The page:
10 Being Charged in Million-Dollar Scheme to Sell Driver Licenses to at Least 1,500 Illegal Immigrants
Eliot Klienberg, Palm Beach Post, Sep. 17, 2009
In the end, prosecutors say, it was sloppiness and vanity as much as anything that tripped up state examiners who investigators believe took perhaps millions in bribes to issue driver licenses to at least 1,500 illegal immigrants.
Ten people – four examiners at the license office in Delray Beach and six others who conspired to recruit them – have been or soon will be arrested, including two examiners who were charged when the ring was broken in May and who now face new conspiracy counts, the Palm Beach County State Attorney’s office said.
Assistant State Attorney Alan Johnson, Palm Beach County’s public corruption prosecutor, said the Florida Department of Highway Safety and Motor Vehicles is now working to invalidate the illicit licenses.
Examiners took fees ranging from $1,200 to $2,500 per license, witnesses told investigators.
An affidavit produced by the Florida Highway Patrol, which investigated the alleged conspiracy for the department, doesn’t give the total take, but the math suggests more than $1 million and as much as several million dollars.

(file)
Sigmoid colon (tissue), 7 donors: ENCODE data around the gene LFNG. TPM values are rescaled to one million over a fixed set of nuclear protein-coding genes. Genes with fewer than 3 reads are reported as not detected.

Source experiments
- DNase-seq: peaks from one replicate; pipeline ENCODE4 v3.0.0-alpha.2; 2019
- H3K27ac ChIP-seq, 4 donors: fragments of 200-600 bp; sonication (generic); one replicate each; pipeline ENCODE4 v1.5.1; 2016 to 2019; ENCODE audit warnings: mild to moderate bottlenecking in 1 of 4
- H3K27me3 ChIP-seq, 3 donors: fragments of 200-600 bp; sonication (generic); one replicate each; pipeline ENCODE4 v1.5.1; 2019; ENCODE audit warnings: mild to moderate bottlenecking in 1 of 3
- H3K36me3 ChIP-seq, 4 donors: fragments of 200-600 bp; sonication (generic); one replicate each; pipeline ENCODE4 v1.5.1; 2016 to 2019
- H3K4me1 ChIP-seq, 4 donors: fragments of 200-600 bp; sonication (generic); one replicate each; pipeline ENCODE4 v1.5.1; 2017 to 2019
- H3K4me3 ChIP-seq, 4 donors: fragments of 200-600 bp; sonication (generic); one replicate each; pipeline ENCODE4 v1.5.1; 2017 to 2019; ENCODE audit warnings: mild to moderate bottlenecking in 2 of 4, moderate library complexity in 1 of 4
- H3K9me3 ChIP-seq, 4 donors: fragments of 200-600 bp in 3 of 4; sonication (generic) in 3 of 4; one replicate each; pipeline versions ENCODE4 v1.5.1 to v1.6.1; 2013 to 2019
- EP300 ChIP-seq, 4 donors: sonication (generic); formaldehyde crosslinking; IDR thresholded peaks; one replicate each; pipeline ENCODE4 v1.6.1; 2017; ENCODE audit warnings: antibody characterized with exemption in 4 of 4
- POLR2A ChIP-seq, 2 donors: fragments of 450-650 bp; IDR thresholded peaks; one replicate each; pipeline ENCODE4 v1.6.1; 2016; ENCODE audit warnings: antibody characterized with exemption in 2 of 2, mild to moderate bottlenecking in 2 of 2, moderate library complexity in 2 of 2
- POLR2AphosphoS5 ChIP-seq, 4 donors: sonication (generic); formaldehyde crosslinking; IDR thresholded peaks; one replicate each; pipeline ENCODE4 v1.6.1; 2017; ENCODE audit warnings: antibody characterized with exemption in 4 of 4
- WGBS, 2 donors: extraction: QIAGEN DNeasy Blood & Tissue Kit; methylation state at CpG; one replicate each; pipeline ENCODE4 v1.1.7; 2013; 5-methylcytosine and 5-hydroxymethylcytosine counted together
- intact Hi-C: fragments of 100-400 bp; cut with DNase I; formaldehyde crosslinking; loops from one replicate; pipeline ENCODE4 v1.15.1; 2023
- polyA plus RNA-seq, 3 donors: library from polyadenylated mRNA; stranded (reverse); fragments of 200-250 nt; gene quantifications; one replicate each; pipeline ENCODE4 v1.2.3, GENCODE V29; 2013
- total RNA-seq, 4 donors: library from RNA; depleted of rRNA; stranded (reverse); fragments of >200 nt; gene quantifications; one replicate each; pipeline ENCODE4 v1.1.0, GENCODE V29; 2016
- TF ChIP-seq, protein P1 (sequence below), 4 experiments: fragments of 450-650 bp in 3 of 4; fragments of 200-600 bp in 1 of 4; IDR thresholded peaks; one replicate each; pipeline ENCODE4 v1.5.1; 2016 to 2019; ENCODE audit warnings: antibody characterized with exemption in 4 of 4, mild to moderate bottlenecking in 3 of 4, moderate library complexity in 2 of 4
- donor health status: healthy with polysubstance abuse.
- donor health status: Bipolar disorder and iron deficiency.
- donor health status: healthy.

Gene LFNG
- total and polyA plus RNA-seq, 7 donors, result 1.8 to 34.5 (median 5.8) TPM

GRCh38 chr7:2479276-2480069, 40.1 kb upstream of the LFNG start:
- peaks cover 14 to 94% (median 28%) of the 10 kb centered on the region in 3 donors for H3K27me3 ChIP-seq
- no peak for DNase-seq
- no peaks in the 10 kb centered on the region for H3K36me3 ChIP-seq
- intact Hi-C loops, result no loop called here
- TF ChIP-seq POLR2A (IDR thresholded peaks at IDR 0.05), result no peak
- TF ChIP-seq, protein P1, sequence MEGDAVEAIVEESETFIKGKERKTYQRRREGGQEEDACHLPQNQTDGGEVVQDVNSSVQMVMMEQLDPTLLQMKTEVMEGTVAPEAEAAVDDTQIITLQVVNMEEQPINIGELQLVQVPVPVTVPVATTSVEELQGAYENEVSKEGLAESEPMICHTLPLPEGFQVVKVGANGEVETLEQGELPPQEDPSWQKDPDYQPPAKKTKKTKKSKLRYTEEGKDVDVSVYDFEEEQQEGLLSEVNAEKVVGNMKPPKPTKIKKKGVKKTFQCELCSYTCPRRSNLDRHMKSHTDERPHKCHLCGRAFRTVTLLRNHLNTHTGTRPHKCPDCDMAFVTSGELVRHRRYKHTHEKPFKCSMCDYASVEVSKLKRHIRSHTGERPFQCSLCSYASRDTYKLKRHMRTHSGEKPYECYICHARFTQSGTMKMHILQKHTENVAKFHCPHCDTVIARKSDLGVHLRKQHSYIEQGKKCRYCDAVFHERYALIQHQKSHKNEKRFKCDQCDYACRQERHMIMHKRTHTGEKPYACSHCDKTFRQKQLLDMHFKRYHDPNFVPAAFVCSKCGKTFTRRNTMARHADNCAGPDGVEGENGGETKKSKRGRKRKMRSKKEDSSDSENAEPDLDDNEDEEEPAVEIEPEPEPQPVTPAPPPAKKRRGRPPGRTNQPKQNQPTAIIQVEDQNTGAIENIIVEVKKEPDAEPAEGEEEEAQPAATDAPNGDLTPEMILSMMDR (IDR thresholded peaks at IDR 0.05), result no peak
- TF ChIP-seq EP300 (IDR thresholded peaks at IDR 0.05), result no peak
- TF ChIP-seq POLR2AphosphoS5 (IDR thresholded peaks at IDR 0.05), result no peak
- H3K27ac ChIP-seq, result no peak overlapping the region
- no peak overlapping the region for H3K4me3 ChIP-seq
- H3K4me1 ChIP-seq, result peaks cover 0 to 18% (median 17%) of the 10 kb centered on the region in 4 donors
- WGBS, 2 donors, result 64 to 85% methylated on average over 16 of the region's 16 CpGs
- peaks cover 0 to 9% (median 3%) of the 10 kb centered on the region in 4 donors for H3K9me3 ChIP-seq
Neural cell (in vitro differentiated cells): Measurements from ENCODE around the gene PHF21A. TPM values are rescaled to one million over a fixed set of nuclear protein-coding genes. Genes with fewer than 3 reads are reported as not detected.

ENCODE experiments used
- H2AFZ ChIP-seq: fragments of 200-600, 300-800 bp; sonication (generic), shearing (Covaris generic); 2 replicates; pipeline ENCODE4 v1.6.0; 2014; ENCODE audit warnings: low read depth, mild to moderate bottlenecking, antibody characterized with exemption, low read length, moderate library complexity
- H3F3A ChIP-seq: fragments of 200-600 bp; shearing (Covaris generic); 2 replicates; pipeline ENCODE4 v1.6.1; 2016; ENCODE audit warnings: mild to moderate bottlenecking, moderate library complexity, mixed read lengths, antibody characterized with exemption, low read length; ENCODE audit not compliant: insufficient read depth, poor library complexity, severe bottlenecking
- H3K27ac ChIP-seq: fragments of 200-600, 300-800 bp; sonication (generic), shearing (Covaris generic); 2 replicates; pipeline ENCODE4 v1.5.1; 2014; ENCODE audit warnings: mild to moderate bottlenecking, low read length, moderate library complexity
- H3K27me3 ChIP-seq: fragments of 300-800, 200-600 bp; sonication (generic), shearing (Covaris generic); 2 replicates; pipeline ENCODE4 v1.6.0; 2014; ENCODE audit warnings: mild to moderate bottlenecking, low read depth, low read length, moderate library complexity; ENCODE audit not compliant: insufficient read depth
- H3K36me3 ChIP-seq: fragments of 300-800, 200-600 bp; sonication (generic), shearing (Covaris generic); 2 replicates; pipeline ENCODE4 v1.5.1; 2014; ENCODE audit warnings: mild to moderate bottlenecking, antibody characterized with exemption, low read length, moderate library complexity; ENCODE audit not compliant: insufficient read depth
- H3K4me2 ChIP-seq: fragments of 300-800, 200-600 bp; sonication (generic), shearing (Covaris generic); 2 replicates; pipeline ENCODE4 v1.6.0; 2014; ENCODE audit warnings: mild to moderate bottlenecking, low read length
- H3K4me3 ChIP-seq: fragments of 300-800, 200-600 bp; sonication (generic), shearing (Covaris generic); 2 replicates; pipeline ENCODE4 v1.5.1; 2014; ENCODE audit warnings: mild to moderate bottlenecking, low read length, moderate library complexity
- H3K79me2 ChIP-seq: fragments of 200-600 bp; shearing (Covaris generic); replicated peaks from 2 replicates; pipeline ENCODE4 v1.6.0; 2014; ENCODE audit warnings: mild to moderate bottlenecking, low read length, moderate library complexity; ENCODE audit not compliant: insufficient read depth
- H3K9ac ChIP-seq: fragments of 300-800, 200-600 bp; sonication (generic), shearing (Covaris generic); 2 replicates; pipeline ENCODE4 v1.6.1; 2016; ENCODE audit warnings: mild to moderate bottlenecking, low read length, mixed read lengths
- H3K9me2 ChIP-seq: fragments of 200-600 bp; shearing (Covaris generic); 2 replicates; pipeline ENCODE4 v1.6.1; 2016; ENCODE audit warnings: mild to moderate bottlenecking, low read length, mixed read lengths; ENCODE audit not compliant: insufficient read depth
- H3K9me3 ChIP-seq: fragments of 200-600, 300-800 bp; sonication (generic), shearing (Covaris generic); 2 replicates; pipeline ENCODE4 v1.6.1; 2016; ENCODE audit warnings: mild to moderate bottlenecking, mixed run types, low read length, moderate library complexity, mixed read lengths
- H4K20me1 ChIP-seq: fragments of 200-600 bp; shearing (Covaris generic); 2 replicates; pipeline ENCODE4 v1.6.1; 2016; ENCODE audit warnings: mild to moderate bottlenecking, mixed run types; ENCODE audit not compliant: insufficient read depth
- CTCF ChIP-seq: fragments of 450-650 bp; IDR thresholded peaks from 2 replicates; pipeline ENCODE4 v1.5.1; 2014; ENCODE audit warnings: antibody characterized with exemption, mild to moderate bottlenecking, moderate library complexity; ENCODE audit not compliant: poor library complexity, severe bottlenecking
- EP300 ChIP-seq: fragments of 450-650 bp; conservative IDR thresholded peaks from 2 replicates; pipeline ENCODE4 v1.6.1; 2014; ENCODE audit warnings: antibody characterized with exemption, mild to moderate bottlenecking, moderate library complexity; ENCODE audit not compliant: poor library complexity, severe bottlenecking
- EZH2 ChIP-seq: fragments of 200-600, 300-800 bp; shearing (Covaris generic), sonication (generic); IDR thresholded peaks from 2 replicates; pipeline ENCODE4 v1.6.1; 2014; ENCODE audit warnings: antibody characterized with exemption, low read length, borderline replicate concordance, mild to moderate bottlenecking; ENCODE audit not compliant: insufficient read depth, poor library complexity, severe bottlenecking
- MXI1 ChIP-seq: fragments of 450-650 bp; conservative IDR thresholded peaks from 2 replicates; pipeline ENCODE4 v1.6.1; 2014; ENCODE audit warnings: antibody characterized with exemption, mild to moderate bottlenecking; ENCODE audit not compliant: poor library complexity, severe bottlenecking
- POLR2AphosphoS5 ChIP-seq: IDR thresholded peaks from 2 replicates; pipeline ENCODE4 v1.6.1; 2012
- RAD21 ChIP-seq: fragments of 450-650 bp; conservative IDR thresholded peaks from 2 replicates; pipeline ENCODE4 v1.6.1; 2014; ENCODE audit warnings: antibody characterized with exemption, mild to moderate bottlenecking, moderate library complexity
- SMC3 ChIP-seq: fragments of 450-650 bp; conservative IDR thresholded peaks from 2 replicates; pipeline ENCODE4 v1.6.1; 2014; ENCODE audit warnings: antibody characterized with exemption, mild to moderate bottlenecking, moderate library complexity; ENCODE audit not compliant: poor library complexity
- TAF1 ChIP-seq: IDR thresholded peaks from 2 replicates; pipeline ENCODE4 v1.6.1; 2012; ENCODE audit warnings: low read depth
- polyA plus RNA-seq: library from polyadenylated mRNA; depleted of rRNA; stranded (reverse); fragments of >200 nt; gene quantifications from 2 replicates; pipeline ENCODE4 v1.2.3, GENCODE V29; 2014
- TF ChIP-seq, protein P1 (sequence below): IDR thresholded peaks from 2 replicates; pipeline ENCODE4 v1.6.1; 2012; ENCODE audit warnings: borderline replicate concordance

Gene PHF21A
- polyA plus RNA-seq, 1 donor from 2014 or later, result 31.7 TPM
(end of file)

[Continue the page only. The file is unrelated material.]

Also, while the examiners took home less than $20,000 a year, they “openly and notoriously exhibited expensive personal items such as automobiles, home purchases, designer clothing, jewelry and accessories of an apparent cost far in excess of their means,” the report said.
Some of the predominantly Haitian, Guatemalan and Mexican immigrants might have wanted licenses so they could stay in the country, get a job, open a bank account and not live in fear that a simple traffic stop would land them in jail with the next stop their home country, prosecutors say.
Others might have wanted them to snare lucrative jobs as drug mules. With a valid license, they would not have to worry that, if stopped with illicit cargo, their cars would be searched.
Examiners kept count of how many customers they handled and each would meet after work, away from the bureau, with one of the outside ringleaders to be paid, the report said.
When investigators stopped one conspirator, Alex Adrien, 42, of Delray Beach, in April, a search of his car uncovered 20 counterfeit immigration forms, several blank forms, and nine fake passports along with ledgers containing dozens of names, with notations ranging from $480 to $1,200. Adrien later was deported to Haiti.